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Hoatson Mine

Hoatson Shaft

Superior & Pittsburgh Shaft

S & P Shaft



Hoatson Shaft Bisbee Arizona

The Calumet & Pittsburg Mining Company   started the Hoatson Shaft in April 1905 on the Del Norte Claim. During the first week of the month, the shaft collar was set and the surface facilities were built and a temporary headframe and single drum hoist were installed. A concrete tunnel was constructed from the shaft underneath the El Paso & Southwestern Railroad tracks to the waste dumping area. At the end of April work focused on sinking the shaft. On May 22nd a new double drum hoist was installed at the shaft and by June 22nd a new wooden headframe was constructed over a period of two weeks. In the month of October, 157 ft. of shaft was sunk setting a Warren Mining District shaft sinking record. The previous records of shaft sinking in one month were held by the Higgins shaft at 108ft. and the Denn Shaft at a 127ft. This was soon followed by a World’s record set in December of 162ft. By the end of 1905 the shaft was 890.5ft. deep.


During 1906, the Calumet & Pittsburg Mining Company merged with the Lake Superior & Pittsburg and Junction Development Companies and became the Superior and Pittsburg Copper Company. Work continued and the shaft depth was increased by 418ft. and the ground was developed by 3,948ft. of crosscut. Pumps were installed on the 1200 level during 1907, but served only to raise the water to the 1000 level, where it was allowed to drain to the Junction Shaft for pumping to the surface. During the year, it was determined the wooden headframe was inadequate and plans were made for replacing it with a steel headframe. Most importantly, at this time the 1200 level had discovered important orebodies of both oxide and sulphide ores.


By 1908, the ground had been drained by pumping and left dry and the 1200 level pumps were sent to the 1400 level Junction. Also, the shaft was sunk to a final depth of 1,680 ft. On December 11th, 1908 a cager or toplander signaled a cage to be lowered. Unfortunately, the landing chairs were still supporting the cage and the cable coiled on top of the cage. Someone released the chairs and the cage fell a substantial distance until the slack in the cable was gone. The resulting jerk on the cable damaged the headframe and the Hoatson was out of operation until repairs were made. The following year was spent developing and discovering substantial ore on the 1300 and 1400 levels. An important strike occurred in October, when #228 crosscut intercepted an oxide orebody containing large masses of native copper. Some of these specimens were taken and displayed at the mine offices in Warren. A temporary pump station was cut on the 1500 level, but as this level was going to be connected with the Junction Mine. Their service was only required for a short time. A connection to the Junction on the 1500 level was completed in 1910 and allowed for improved ventilation and relief from pumping. The steel headframe planned years earlier, was completed in June and included a large toplander’s deck, but the sheave wheels were taken off the old headframe and placed on the new. Mining focused on the 1200, 1300 and 1400 levels with minor ore being recovered from the 1000 and 1100 levels.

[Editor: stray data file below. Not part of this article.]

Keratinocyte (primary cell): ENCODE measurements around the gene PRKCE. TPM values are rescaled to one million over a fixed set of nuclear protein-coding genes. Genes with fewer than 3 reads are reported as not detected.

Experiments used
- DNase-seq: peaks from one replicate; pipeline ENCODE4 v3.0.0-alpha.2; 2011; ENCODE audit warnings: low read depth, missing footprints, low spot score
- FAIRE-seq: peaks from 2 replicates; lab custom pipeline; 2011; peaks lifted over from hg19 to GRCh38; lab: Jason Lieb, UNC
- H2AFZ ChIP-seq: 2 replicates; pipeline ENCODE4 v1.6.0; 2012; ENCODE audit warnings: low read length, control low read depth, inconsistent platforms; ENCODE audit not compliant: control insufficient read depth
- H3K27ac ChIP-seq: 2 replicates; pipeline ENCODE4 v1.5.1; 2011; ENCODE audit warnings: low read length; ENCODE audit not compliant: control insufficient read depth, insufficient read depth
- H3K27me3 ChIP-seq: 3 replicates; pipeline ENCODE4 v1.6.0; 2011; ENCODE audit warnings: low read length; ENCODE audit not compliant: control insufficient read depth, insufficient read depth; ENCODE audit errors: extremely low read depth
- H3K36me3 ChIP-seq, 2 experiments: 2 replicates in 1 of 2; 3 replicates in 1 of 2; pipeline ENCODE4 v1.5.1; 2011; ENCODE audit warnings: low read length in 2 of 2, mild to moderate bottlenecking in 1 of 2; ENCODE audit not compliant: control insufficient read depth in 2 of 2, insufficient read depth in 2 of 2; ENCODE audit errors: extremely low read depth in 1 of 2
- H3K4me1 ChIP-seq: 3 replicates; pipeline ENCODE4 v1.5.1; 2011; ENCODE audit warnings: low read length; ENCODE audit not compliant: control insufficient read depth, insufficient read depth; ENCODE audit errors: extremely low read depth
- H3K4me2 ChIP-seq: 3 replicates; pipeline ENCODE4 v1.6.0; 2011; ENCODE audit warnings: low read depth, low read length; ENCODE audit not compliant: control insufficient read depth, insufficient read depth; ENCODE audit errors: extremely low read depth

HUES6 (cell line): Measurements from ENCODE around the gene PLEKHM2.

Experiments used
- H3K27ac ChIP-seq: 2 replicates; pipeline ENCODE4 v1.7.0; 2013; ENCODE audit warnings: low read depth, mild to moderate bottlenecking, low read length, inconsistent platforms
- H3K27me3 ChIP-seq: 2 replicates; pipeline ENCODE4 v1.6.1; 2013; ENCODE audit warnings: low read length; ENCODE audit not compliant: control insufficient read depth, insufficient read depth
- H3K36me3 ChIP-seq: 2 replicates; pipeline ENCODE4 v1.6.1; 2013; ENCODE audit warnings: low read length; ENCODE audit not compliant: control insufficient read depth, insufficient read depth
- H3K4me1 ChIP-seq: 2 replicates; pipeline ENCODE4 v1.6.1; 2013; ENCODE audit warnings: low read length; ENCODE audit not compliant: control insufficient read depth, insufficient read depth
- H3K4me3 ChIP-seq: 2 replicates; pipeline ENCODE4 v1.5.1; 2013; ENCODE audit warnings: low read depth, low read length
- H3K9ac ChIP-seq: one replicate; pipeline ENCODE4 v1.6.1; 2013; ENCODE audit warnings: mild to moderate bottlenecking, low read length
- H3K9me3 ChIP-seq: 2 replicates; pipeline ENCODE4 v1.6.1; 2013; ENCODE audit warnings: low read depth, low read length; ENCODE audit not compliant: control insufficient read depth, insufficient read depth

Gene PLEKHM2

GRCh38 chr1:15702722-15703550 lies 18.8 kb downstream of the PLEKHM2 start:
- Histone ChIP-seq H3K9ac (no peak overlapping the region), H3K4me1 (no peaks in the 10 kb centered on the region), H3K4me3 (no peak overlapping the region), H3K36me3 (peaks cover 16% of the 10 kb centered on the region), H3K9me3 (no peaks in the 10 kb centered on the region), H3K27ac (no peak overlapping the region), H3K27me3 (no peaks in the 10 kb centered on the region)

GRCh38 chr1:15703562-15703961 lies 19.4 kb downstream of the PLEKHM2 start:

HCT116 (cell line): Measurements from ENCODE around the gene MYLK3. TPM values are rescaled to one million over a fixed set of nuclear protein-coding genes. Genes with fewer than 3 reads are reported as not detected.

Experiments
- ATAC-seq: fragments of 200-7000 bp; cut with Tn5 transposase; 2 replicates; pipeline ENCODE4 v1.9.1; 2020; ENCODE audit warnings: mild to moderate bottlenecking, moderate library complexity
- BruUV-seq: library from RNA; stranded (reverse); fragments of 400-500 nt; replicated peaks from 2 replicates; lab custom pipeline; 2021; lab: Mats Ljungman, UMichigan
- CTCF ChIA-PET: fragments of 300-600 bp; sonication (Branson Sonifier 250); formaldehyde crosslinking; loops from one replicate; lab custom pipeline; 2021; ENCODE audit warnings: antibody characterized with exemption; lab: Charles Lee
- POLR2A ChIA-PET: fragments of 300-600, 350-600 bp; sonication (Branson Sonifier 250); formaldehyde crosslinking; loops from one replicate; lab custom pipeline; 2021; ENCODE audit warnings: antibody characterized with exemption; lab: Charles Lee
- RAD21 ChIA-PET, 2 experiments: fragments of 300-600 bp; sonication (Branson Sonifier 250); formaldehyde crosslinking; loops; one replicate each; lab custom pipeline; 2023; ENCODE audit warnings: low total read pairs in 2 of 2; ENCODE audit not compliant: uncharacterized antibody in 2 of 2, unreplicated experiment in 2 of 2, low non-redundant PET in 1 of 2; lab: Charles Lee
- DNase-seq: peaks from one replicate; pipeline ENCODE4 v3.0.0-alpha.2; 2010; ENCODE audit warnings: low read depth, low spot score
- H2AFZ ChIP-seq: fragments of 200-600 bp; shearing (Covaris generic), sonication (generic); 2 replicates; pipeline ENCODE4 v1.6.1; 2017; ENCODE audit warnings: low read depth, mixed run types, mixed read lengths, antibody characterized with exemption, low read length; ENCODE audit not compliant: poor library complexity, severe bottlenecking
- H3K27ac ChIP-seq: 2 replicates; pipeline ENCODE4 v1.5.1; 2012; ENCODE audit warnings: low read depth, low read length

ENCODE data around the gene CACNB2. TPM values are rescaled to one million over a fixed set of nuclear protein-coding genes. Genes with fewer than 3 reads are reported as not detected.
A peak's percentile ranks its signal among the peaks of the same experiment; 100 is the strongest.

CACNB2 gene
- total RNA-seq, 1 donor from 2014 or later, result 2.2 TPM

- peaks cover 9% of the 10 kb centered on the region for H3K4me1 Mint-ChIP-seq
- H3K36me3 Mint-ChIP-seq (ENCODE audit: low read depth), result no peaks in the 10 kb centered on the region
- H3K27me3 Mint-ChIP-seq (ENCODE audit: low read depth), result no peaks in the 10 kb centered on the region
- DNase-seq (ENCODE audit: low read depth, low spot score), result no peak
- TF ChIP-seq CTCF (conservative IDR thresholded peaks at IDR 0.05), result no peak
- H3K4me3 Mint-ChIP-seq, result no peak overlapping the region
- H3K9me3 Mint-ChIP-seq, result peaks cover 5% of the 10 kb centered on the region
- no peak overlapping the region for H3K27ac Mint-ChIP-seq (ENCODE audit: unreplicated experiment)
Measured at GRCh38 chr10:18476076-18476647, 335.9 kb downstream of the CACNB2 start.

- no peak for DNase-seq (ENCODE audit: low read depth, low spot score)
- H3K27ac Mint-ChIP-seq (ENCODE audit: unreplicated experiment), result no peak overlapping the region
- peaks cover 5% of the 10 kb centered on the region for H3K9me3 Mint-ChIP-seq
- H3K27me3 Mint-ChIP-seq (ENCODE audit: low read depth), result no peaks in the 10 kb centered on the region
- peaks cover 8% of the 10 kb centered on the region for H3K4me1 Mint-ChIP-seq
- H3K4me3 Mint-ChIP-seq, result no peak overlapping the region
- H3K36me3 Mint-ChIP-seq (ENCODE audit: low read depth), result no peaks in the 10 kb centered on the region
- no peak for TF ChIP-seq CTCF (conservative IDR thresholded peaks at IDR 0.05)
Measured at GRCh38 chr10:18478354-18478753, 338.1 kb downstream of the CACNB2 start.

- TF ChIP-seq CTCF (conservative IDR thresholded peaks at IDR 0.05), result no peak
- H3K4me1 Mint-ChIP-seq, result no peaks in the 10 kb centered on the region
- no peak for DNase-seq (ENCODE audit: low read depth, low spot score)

During 1912, ore was a large orebody was developed between the 1400 and 1500 levels. In 1915 the Superior and Pittsburg Copper Company merged with the Calumet & Arizona Mining Company. In this year a connection was made with the 1400 level Junction and trolley locomotives were installed to haul ore to the Junction Shaft for hoisting.


Mine change houses were often robbed. On February 22 1916 Hoatson miner, Mike Gabovich was held 300ft. from the mine.  An unknown man pointed a gun at him and told him to hand over his valuables. Gabovich instead, ran towards the Hoatson and attracted the attention of the mine watchman, W.J. Arndt. Both men pursued the would-be thief until he began firing at them.


After August 7th 1916, the Hoatson shaft was shut down and remaining ores were mined through the Briggs and Junction Shafts.  Minor drifting was completed in 1917and 1918. By 1919 the Hoatson was entirely shutdown. In April 1921 the electric hoist was dismantled and reinstalled at the Lake Superior and Pittsburg #3 shaft.


During the early 1960s, the rusting headframe was still standing, but was missing two of its four sheave wheels. The toplander’s deck was battered and had lost most of its wooden plank floor. Although, the shaft was open and had downcast ventilation, it served no significant role in providing air flow to the operating mines. In 1964, the headframe was dismantled and the shaft was filled as part of the operations of the Lavender Pit. The site itself was not originally covered by dumps, but later the site was obliterated by the open pit operations. This shaft remains filled, but is only a couple hundred feet from the pit wall.

Hoatson Shaft Diagram
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